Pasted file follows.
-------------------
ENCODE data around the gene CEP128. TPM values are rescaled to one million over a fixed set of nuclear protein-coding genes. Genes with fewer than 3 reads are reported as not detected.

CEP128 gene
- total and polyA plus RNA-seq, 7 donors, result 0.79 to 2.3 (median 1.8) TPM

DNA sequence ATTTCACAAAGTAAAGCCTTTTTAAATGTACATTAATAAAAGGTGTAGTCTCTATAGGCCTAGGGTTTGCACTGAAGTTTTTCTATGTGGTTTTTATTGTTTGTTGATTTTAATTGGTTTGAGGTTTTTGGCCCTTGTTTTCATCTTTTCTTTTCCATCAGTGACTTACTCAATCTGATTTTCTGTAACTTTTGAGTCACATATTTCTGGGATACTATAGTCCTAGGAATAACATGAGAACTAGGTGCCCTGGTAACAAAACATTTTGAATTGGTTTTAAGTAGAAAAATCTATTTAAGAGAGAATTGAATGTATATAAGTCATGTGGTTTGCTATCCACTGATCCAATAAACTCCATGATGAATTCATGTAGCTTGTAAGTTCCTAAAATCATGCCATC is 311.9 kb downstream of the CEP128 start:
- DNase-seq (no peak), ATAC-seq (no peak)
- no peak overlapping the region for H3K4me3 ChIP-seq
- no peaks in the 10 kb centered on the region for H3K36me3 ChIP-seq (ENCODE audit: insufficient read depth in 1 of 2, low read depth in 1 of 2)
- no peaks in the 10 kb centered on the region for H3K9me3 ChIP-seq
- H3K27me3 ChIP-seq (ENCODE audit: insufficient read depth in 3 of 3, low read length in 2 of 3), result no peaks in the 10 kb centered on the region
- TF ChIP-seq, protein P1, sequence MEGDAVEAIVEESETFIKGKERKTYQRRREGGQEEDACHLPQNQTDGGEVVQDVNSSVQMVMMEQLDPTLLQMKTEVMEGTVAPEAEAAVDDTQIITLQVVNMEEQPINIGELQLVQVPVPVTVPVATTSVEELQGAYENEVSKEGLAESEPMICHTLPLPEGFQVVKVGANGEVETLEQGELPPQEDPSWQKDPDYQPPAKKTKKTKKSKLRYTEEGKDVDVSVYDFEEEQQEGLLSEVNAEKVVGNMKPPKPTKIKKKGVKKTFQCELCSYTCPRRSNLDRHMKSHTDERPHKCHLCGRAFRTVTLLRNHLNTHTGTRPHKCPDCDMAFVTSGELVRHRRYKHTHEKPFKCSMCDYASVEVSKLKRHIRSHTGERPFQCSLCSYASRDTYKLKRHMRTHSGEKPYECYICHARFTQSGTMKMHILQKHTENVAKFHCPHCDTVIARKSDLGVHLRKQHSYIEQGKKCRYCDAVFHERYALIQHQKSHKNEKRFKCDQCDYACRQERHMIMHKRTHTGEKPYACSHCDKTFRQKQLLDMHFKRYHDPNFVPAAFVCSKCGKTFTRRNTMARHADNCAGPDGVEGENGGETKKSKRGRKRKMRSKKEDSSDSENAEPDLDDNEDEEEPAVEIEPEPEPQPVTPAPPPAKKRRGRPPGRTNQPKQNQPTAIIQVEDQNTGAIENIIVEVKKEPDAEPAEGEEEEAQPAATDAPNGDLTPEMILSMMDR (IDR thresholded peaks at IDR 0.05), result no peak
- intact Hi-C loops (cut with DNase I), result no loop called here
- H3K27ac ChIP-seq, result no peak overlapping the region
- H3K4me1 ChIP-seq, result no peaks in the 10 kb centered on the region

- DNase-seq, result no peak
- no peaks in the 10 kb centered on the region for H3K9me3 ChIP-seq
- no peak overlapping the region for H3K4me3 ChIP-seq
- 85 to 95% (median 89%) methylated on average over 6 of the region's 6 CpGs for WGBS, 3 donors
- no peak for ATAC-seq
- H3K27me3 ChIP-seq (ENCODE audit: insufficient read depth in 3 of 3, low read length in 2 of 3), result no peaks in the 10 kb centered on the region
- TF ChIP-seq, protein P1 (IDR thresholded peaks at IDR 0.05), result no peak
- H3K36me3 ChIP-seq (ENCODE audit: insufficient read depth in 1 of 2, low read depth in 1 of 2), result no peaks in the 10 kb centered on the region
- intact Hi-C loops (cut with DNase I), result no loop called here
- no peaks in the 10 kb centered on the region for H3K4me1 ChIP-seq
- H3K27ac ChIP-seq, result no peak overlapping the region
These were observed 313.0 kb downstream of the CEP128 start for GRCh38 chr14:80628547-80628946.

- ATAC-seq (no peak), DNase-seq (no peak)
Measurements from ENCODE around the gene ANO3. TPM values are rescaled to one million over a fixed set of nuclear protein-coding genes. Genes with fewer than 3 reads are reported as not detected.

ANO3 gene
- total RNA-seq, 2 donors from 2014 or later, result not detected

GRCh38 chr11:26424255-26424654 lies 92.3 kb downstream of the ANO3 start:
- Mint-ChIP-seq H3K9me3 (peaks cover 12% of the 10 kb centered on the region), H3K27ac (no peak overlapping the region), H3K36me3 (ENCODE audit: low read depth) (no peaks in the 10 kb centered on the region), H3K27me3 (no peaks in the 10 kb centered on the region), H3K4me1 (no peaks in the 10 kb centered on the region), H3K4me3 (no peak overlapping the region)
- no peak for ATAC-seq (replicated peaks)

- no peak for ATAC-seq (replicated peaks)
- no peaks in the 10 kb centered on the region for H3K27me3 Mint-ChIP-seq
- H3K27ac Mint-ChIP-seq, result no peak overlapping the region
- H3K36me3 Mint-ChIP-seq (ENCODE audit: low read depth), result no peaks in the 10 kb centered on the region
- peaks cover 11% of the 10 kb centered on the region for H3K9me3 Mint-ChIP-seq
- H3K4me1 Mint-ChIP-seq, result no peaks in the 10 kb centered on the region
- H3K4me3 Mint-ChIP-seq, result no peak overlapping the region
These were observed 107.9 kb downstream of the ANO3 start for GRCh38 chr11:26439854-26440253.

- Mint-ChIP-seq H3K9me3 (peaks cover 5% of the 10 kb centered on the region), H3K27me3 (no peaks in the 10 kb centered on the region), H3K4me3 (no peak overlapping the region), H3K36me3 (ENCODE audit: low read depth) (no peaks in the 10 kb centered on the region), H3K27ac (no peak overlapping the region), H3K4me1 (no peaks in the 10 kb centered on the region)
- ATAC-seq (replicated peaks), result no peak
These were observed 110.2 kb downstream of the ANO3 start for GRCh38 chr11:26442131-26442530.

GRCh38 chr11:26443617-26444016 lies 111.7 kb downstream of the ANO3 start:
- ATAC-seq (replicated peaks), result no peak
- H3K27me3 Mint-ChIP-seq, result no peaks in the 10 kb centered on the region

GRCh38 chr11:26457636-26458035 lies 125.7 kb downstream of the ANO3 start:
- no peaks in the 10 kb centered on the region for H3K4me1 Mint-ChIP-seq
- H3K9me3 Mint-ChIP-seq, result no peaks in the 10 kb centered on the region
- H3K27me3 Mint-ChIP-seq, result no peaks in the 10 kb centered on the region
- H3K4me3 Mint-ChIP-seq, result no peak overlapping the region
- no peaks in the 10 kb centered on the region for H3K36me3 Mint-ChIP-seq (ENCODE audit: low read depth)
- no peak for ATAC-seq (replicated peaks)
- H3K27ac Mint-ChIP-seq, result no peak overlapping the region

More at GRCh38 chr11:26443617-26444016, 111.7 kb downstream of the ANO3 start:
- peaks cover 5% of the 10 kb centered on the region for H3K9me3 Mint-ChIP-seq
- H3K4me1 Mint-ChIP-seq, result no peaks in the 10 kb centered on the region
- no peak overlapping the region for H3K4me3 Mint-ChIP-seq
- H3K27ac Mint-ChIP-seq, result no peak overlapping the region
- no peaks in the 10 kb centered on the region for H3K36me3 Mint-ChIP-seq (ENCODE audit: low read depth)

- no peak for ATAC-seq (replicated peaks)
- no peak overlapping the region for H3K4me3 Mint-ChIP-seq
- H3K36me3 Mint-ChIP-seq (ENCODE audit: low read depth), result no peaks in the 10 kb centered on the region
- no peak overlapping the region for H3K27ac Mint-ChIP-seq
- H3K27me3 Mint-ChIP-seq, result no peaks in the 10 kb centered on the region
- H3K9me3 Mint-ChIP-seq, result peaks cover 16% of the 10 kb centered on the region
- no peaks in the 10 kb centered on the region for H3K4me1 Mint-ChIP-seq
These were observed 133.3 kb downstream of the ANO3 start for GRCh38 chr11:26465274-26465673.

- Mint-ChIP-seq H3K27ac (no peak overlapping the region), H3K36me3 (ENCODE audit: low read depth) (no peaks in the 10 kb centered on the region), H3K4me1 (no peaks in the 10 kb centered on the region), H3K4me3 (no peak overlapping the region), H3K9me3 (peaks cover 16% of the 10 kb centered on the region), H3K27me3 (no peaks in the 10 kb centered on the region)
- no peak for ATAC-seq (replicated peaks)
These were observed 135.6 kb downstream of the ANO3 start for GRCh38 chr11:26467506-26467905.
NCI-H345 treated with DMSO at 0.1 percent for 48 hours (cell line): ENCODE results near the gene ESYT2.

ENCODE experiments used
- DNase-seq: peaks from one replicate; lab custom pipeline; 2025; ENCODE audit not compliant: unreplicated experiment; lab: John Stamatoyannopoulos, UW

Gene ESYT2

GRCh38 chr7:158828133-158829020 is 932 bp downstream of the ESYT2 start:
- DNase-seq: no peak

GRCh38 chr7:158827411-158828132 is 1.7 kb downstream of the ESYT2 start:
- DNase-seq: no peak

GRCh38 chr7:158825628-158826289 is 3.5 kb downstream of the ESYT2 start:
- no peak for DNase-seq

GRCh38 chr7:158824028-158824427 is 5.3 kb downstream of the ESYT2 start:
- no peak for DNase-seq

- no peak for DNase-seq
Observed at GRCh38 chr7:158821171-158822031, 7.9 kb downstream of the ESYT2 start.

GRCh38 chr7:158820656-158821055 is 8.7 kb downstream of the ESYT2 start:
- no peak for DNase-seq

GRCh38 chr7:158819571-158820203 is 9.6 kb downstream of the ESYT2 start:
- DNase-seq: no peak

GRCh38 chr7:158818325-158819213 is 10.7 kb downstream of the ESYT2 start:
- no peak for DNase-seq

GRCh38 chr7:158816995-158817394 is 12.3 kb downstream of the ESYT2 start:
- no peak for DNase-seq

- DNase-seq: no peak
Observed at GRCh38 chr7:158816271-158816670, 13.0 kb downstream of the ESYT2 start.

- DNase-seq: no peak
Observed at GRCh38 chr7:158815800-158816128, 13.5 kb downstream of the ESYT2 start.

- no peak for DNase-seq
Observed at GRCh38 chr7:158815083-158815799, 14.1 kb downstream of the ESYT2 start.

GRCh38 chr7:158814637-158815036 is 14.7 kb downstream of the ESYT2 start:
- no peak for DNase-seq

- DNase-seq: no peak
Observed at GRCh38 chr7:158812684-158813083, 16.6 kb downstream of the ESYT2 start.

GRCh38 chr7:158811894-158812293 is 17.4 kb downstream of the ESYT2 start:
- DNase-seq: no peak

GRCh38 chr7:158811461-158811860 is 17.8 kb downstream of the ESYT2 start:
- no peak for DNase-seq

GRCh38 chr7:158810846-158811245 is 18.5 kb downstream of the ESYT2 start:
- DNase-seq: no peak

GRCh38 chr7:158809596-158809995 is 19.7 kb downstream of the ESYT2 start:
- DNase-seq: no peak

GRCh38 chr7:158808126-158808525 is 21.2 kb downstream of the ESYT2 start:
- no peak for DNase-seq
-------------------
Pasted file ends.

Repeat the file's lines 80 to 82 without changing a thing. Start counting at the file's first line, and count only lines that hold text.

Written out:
GRCh38 chr7:158825628-158826289 is 3.5 kb downstream of the ESYT2 start:
- no peak for DNase-seq

GRCh38 chr7:158824028-158824427 is 5.3 kb downstream of the ESYT2 start: